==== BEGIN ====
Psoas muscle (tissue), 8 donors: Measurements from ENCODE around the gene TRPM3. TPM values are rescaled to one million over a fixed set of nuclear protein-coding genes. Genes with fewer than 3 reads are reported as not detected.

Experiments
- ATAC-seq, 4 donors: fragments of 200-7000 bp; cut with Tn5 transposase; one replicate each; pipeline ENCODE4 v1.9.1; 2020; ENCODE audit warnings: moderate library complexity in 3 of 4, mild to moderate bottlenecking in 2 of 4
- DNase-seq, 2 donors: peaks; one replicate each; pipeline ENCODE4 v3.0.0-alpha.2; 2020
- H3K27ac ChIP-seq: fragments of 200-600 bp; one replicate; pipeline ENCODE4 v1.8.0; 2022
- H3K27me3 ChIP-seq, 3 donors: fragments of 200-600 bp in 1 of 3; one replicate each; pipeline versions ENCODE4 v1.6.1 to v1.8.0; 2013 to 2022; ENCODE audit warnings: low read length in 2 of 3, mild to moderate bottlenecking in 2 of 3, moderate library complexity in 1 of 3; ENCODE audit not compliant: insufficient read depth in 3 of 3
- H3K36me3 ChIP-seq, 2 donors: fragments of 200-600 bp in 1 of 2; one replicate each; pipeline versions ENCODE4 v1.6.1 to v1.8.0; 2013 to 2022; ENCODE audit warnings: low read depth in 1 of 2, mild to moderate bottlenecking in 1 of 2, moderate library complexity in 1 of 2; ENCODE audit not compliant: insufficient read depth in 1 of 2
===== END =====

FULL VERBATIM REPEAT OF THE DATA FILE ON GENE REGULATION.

Psoas muscle (tissue), 8 donors: Measurements from ENCODE around the gene TRPM3. TPM values are rescaled to one million over a fixed set of nuclear protein-coding genes. Genes with fewer than 3 reads are reported as not detected.

Experiments
- ATAC-seq, 4 donors: fragments of 200-7000 bp; cut with Tn5 transposase; one replicate each; pipeline ENCODE4 v1.9.1; 2020; ENCODE audit warnings: moderate library complexity in 3 of 4, mild to moderate bottlenecking in 2 of 4
- DNase-seq, 2 donors: peaks; one replicate each; pipeline ENCODE4 v3.0.0-alpha.2; 2020
- H3K27ac ChIP-seq: fragments of 200-600 bp; one replicate; pipeline ENCODE4 v1.8.0; 2022
- H3K27me3 ChIP-seq, 3 donors: fragments of 200-600 bp in 1 of 3; one replicate each; pipeline versions ENCODE4 v1.6.1 to v1.8.0; 2013 to 2022; ENCODE audit warnings: low read length in 2 of 3, mild to moderate bottlenecking in 2 of 3, moderate library complexity in 1 of 3; ENCODE audit not compliant: insufficient read depth in 3 of 3
- H3K36me3 ChIP-seq, 2 donors: fragments of 200-600 bp in 1 of 2; one replicate each; pipeline versions ENCODE4 v1.6.1 to v1.8.0; 2013 to 2022; ENCODE audit warnings: low read depth in 1 of 2, mild to moderate bottlenecking in 1 of 2, moderate library complexity in 1 of 2; ENCODE audit not compliant: insufficient read depth in 1 of 2